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It's Complicated: The Five Online Dating Challenges Unique to the LGBTQIA+ Community

LGBTQIA Community
Discover the unique challenges faced by the LGBTQIA+ community

Sure, some things like cheating and emotional unavailability are universal to all relationships. However, being LGBTQIA+ means facing certain issues that are unique to this community, especially when it comes to dating.

1. The pool is smaller

Have you ever reached the end of dating app recommendations, even if you live in a big city? Probably not - unless you’re LGBTQIA+. The community isn’t very big and there are far fewer options than there are for straight people, so sometimes even Tinder runs quickly runs out of people to show you.

This can increase feelings of isolation and a sense of hopelessness. It may also mean that prospective daters are quicker to swipe on people who they may not be especially well suited to, due to a perceived lack of choice.

2. Hook-up culture is commonplace

Quick and easy sex in the LGTBQIA+ community is not just common – it is expected. This is not to say that there aren’t people who are searching for a deeper connection. But it is gay culture that allows men especially to see each other as objective prospects.

The glamorization of casual sex within these communities reinforces this -culture - which creates a major barrier for those looking for a long term relationship. That's why it's so vital that you know the difference between the expectations of people using Grindr compared to more purposeful dating platforms.

3. You feel the need to 'double check'

Straight people generally don’t have to ask whether someone of the opposite sex is going to be into them. It’s usually a given, considering that most people are straight. For LGBTQIA+ people, on the other hand, there is sometimes the question whether someone is actually gay, or bisexual, or just bi-curious, for example - and that can become even more complicated for those who identify as transgender.

This can prompt awkward conversations on sexual preferences and identity - especially if someone has only recently come out and is still discovering what the future looks like for them and their future relationships.

4. Harassment is common

Relatively large shares of lesbian, gay or bisexual online daters – that is, those who have ever used an online dating site or app – report that they have experienced at least one of the forms of harassment measured in this survey on those sites and apps (69%, compared with 52% of their straight counterparts).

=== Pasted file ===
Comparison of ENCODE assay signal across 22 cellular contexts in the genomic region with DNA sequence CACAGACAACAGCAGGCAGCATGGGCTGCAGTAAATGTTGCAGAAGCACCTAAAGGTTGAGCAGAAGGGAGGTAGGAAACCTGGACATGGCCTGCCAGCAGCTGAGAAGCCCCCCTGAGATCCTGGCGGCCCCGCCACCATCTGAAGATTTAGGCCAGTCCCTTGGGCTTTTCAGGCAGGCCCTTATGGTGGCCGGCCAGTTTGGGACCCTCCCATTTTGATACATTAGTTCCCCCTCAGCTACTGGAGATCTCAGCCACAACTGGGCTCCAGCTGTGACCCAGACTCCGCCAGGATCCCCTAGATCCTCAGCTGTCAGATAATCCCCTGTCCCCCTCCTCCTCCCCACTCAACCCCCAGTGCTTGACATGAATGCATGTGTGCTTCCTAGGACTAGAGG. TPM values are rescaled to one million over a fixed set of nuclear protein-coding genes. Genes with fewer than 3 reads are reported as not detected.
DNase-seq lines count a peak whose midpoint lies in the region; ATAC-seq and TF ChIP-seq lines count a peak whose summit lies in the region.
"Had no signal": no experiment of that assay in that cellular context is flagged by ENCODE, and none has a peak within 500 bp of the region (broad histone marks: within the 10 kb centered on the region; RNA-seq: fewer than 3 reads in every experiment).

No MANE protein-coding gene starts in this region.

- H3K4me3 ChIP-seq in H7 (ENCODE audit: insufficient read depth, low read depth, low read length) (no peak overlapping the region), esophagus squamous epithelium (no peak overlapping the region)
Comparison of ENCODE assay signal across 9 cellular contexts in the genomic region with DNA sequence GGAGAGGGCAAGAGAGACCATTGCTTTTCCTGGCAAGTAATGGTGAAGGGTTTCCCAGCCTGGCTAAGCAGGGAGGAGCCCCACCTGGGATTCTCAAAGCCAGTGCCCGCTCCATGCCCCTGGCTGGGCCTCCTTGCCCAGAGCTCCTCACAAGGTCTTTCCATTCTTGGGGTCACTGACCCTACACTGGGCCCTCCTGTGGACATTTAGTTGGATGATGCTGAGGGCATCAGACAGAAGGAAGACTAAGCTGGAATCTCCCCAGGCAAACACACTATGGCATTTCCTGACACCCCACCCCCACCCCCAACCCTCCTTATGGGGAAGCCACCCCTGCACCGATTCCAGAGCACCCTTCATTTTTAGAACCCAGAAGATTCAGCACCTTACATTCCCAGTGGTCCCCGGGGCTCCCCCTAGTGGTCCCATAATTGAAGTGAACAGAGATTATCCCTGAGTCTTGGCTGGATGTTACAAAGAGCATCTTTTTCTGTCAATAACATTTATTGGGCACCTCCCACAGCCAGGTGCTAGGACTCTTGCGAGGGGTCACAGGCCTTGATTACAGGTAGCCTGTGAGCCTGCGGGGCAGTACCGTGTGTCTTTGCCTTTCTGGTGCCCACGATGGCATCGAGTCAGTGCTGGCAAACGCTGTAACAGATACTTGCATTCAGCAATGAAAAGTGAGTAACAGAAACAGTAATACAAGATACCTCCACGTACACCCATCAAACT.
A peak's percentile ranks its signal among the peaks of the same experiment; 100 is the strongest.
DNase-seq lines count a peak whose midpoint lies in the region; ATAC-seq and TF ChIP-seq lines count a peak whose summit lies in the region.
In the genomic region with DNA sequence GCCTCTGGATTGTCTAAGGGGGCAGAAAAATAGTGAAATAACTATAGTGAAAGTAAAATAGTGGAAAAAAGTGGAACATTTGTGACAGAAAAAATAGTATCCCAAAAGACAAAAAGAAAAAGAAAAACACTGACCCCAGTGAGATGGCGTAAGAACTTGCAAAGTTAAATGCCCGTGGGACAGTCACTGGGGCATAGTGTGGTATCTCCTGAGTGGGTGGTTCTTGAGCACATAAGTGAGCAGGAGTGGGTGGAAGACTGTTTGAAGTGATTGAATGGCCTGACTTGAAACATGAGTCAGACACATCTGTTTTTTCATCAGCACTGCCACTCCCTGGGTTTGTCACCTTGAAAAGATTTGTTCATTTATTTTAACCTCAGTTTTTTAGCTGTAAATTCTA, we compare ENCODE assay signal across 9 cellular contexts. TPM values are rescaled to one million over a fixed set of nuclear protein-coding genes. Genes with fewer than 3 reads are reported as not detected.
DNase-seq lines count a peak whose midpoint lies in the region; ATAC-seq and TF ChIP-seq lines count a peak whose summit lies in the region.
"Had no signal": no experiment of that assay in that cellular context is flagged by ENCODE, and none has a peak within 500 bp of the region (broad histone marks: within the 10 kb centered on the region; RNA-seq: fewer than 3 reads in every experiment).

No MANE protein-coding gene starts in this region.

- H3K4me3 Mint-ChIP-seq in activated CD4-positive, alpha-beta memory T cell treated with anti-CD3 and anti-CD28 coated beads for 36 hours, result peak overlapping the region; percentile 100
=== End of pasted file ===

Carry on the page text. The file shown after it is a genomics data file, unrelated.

Unfortunately, there are still people out there who harass members of the LGBTQIA+ community, and those who identify as transgender are especially likely to be targeted online. It may be totally apparent or they could be subtle about it; but still - people have to deal with others disliking them simply for being who they are.

Common forms of harassment include racism, which is especially rife within the gay community, homophobia, transphobia, biphobia and acephobia. This can take many forms such as name-calling, derogatory jokes, intrusive or hostile questioning, threatening to ‘out’ someone, as well as the sending of unwanted explicit pictures. Whatever form it takes, it is always unacceptable, but it can certainly make the world of online dating especially hostile.

5. Acceptance isn't guaranteed

You may find that you end up dating someone who isn't officially 'out'. So even when you have found someone who you have a connection with, there is often a need to take it slow.

Within some families and communities, same-sex relationships are still not necessarily as accepted as we might hope. There can be some challenges when one half of the partnership is not at the same stage as you are, when it comes to being open about your identity or sexuality.

You may believe that a close bond with wider family members forms a significant part of being in a close relationship, and it can be hard when this isn't possible due to a lack of acceptance or existing prejudices.

Some advice for those looking for a special connection

These are just come of the reasons that the LGBTQIA+ community are more likely to have a negative experience when looking for a meaningful relationship than their straight counterparts. And that's why it's so important to ensure that you take the time to be honest and upfront in your dating profile, and find a platform where you can be open, and assured that you'll be treated with the respect that you deserve.

Although the choice may be less for members of this community, when you're looking for something serious, what's most important is that you're looking in the right place - especially if you feel you might have already wasted time on shallow interactions with people who don't want the same thing as you do in the long term.

Don't give up. That the one person you're looking for is also searching for you - and they will be worth the wait and any challenges that you may have faced.

Looking for a healthy relationship? Do you want to join an private members-only dating community that matches compatible attachment styles?

We're exclusive and inclusive.

We are currently accepting applications. Apply to join REDDI today!


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